I noticed on the uk-yankee forum, that some have said that they got a shock when they moved to the UK and discovered that the the operation they always wanted, or dentistry they always needed, wasn't funded by the NHS. One even said that a consultant said to them something along the lines of 'why do Americans always think everything is free on the NHS'. To be fair, I don't think it is just americans who think that.

So where does this "the NHS will pay for everything" belief, from people outside the UK, come from?

Last edited by formula; Dec 11th 2014 at 11:51 am.
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Old Dec 11th 2014, 11:43 am
  #259  
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Default Re: Future of the NHS

I would definitely be in favour of smokers and obese people being a lesser priority. Not those who are obese because of another health issue but the majority that are obese because they eat too much. Those people who don't have a self inflicted problem should be prioritised.
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Old Dec 11th 2014, 12:07 pm
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Default Re: Future of the NHS

Originally Posted by chris955 View Post
I would definitely be in favour of smokers and obese people being a lesser priority. Not those who are obese because of another health issue but the majority that are obese because they eat too much. Those people who don't have a self inflicted problem should be prioritised.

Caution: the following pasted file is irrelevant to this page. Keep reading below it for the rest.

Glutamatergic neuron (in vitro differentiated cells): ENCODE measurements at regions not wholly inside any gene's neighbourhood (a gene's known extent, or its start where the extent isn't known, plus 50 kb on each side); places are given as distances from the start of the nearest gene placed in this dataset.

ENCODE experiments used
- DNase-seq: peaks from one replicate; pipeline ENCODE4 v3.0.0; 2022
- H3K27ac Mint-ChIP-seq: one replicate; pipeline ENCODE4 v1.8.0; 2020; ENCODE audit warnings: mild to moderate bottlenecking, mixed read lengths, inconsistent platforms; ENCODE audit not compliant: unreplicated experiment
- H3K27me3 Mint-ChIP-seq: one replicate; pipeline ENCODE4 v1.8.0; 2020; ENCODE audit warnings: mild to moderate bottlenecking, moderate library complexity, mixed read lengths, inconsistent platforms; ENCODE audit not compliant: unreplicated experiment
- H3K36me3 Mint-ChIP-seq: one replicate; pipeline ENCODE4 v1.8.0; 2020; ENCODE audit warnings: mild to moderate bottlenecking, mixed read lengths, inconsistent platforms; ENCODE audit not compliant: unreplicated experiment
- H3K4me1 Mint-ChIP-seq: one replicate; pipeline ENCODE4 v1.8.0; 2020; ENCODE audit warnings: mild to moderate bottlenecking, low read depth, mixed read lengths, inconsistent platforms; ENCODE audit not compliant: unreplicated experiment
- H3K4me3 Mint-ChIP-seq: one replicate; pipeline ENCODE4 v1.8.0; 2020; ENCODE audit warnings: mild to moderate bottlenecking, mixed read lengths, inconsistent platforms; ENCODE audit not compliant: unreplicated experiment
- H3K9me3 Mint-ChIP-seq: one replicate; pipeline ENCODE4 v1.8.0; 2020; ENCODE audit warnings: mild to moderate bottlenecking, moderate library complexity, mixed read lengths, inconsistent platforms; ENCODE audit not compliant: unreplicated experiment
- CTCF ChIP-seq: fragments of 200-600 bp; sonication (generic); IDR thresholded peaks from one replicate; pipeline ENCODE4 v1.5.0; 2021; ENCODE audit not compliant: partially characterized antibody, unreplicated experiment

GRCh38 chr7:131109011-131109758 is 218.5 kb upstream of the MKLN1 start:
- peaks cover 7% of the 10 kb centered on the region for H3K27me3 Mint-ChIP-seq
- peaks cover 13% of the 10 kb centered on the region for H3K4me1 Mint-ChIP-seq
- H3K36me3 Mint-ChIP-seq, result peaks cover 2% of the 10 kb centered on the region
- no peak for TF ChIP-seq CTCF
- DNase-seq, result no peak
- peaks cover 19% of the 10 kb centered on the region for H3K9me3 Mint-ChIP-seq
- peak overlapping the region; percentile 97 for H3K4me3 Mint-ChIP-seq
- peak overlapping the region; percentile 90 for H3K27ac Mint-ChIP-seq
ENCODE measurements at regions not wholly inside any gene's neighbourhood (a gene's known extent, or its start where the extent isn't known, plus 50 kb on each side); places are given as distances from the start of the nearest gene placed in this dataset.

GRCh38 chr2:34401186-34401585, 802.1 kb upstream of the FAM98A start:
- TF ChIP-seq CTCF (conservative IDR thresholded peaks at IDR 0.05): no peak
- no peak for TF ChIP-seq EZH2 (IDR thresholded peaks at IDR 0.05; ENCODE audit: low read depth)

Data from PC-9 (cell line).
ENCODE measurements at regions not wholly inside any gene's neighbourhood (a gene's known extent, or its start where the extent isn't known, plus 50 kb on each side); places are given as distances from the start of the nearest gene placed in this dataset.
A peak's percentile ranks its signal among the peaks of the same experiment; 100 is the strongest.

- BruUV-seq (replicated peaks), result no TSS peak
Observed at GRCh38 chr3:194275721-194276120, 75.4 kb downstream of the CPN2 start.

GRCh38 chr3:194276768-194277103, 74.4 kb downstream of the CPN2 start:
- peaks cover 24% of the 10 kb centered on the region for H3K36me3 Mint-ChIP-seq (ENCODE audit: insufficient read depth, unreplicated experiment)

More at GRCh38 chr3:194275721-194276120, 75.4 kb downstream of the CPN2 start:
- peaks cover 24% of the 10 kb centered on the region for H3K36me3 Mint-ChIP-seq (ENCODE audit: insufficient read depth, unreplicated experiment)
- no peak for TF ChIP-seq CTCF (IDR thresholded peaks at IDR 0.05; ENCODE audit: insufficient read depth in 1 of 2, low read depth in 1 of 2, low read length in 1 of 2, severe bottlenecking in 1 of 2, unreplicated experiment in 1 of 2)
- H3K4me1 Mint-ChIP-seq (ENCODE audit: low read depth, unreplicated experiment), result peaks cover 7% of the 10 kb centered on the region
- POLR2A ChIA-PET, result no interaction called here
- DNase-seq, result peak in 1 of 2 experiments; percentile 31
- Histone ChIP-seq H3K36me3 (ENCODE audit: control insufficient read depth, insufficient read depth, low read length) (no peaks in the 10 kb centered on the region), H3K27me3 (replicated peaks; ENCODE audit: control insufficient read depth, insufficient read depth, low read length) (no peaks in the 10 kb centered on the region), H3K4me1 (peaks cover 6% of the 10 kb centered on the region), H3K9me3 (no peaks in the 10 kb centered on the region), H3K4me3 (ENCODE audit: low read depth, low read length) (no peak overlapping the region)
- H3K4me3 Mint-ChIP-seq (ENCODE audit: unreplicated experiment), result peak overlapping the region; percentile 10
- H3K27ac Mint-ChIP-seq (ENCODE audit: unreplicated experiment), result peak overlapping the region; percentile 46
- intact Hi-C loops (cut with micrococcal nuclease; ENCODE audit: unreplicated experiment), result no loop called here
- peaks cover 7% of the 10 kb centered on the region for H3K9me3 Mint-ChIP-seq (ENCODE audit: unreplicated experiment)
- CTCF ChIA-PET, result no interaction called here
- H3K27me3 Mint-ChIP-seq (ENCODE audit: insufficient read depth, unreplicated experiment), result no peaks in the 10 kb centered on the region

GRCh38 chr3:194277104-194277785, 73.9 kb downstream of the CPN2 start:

Oh great idea. So anybody with type 2 diabetes, like me, should just have to pay for their 14 different medications or go without and go blind, have kidney failure etc. Wonder how much it would cost to fund dialysis for me or how much I'd get in benefits if I go blind or have my legs amputated? I certainly won't be able to carry on working and paying my way like I do now. Or maybe I should just be left on the streets to beg or die of kidney failure? A lot of health problems like high chlosterol and high blood pressure are genetic too. Maybe people who try to commit suicide should not be treated because afterall, it was self-inflicted! And who gets to decide who has themselves to blame and who is blameless? A panel? How much do these panels cost to set-up and administer? Who pays for all the extra staff needed for billing and accounting for these payments? In the US it is a whole industry, medical billing.

Sheesh, you people who say these things are obviously 100% healthy and know you always will be. Ivory towers.
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Old Dec 11th 2014, 1:48 pm
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Default Re: Future of the NHS

Originally Posted by Bud the Wiser View Post
Interestingly in the article, it stated that the health authority had a legal obligation to meet the financial requirements, which made me wonder if they also had a legal requirement to meet patient needs.
Not sure, but the law can always be altered to fit. If you look at the way the NHS is going, they now seem to be linking free use to those who have contributed to the UK during their working life i.e. in receipt of a UK state pension; contributed to the UK for (7 or 10?) years.

For those wanting to retire to another EEA country, they cannot use their UK EHIC to pay for healthcare and they have to buy insurance if they don't work in that EEA country. However, if they receive a UK state pension, then the UK will pay for their healthcare in that EEA country. But from 2016, UK state pensions will only be given out on your own contributions, of at least 10 years. There will be no more piggy backing a UK state pension off a spouses contributions.

Last edited by formula; Dec 11th 2014 at 2:04 pm.
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Old Dec 11th 2014, 1:51 pm
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Default Re: Future of the NHS

Originally Posted by formula View Post